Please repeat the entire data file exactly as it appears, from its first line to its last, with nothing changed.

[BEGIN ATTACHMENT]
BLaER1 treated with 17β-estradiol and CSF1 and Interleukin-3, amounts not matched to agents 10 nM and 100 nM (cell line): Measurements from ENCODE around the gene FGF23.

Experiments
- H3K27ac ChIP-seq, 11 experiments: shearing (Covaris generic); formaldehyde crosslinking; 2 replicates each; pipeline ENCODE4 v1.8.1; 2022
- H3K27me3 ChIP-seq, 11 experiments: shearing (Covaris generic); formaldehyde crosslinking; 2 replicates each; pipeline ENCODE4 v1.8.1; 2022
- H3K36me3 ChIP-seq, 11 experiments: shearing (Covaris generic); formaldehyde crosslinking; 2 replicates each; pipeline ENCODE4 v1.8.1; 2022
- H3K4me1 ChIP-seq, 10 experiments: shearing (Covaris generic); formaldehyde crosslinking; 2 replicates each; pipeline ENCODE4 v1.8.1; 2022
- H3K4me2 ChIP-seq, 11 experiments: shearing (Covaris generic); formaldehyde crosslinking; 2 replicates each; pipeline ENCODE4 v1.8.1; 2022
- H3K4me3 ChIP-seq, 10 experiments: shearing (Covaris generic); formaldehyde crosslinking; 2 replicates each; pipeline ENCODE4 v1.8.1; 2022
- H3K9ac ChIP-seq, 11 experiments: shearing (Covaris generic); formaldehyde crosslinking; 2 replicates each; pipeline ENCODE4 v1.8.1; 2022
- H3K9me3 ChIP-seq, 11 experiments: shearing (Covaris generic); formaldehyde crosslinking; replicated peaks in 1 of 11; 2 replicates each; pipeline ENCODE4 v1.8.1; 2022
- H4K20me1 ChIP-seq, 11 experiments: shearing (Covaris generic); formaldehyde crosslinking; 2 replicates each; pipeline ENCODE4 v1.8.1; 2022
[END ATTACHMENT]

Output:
BLaER1 treated with 17β-estradiol and CSF1 and Interleukin-3, amounts not matched to agents 10 nM and 100 nM (cell line): Measurements from ENCODE around the gene FGF23.

Experiments
- H3K27ac ChIP-seq, 11 experiments: shearing (Covaris generic); formaldehyde crosslinking; 2 replicates each; pipeline ENCODE4 v1.8.1; 2022
- H3K27me3 ChIP-seq, 11 experiments: shearing (Covaris generic); formaldehyde crosslinking; 2 replicates each; pipeline ENCODE4 v1.8.1; 2022
- H3K36me3 ChIP-seq, 11 experiments: shearing (Covaris generic); formaldehyde crosslinking; 2 replicates each; pipeline ENCODE4 v1.8.1; 2022
- H3K4me1 ChIP-seq, 10 experiments: shearing (Covaris generic); formaldehyde crosslinking; 2 replicates each; pipeline ENCODE4 v1.8.1; 2022
- H3K4me2 ChIP-seq, 11 experiments: shearing (Covaris generic); formaldehyde crosslinking; 2 replicates each; pipeline ENCODE4 v1.8.1; 2022
- H3K4me3 ChIP-seq, 10 experiments: shearing (Covaris generic); formaldehyde crosslinking; 2 replicates each; pipeline ENCODE4 v1.8.1; 2022
- H3K9ac ChIP-seq, 11 experiments: shearing (Covaris generic); formaldehyde crosslinking; 2 replicates each; pipeline ENCODE4 v1.8.1; 2022
- H3K9me3 ChIP-seq, 11 experiments: shearing (Covaris generic); formaldehyde crosslinking; replicated peaks in 1 of 11; 2 replicates each; pipeline ENCODE4 v1.8.1; 2022
- H4K20me1 ChIP-seq, 11 experiments: shearing (Covaris generic); formaldehyde crosslinking; 2 replicates each; pipeline ENCODE4 v1.8.1; 2022